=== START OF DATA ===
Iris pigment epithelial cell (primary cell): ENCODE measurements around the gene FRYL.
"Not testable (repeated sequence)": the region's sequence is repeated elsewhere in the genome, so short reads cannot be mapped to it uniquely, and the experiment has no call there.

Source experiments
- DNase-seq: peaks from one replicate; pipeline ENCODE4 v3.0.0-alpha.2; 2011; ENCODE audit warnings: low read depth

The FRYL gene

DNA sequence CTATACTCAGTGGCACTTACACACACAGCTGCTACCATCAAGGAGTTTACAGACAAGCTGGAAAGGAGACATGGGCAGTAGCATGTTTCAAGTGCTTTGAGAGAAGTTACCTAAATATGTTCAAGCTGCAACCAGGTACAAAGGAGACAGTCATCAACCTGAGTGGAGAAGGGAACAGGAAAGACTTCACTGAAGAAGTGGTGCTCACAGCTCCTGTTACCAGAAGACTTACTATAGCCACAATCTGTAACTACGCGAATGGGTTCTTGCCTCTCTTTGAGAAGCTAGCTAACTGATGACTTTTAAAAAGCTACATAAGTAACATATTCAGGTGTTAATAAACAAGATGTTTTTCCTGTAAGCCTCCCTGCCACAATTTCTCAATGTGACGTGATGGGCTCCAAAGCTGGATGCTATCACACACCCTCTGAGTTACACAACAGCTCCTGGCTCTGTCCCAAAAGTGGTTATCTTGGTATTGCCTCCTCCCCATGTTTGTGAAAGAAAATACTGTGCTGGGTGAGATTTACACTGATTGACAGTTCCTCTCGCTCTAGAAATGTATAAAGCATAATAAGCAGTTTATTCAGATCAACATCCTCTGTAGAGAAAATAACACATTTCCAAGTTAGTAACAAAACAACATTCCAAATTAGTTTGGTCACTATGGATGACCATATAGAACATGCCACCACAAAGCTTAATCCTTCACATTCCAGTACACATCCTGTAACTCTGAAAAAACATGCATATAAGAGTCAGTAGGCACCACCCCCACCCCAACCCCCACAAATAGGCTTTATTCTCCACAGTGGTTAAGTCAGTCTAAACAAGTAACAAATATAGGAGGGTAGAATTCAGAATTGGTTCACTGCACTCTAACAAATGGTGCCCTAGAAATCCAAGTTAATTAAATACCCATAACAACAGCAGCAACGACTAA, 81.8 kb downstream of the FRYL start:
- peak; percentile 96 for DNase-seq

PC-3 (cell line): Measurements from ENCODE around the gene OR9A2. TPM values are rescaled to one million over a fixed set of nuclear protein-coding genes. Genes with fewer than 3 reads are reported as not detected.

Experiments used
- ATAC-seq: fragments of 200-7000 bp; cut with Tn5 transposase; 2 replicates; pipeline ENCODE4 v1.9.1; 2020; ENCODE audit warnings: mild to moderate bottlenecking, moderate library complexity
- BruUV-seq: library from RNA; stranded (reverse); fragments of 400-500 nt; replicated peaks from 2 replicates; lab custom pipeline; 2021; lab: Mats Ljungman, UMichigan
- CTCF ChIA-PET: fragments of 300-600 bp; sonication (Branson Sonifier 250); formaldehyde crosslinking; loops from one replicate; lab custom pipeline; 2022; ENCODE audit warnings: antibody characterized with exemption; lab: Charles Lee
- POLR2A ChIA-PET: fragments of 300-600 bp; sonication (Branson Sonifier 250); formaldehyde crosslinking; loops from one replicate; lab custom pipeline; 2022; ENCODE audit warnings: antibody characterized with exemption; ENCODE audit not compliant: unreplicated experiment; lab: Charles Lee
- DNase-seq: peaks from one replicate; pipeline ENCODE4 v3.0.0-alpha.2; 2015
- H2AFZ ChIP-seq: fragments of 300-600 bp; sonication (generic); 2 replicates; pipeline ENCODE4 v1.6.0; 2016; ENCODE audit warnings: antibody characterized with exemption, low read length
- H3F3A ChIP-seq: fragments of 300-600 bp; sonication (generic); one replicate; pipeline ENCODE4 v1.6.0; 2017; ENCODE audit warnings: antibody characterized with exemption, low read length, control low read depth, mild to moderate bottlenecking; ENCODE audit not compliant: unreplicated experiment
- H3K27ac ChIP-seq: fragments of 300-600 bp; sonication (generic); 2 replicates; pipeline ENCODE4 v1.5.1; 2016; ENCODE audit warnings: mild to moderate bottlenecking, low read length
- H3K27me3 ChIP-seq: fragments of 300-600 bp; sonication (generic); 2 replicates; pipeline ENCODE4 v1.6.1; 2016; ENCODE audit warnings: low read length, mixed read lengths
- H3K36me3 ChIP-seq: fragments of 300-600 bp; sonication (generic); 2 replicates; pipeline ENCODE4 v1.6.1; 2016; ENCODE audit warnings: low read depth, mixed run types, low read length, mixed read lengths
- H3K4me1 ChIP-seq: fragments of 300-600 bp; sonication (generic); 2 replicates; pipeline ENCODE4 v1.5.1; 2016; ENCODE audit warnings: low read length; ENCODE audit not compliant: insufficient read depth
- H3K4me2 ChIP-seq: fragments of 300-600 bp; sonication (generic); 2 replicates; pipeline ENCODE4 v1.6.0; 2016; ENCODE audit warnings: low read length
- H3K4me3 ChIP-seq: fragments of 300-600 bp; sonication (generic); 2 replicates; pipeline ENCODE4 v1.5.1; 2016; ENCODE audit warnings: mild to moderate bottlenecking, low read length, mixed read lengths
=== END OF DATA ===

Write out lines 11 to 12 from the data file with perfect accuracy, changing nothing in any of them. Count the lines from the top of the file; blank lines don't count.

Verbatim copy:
- BruUV-seq: library from RNA; stranded (reverse); fragments of 400-500 nt; replicated peaks from 2 replicates; lab custom pipeline; 2021; lab: Mats Ljungman, UMichigan
- CTCF ChIA-PET: fragments of 300-600 bp; sonication (Branson Sonifier 250); formaldehyde crosslinking; loops from one replicate; lab custom pipeline; 2022; ENCODE audit warnings: antibody characterized with exemption; lab: Charles Lee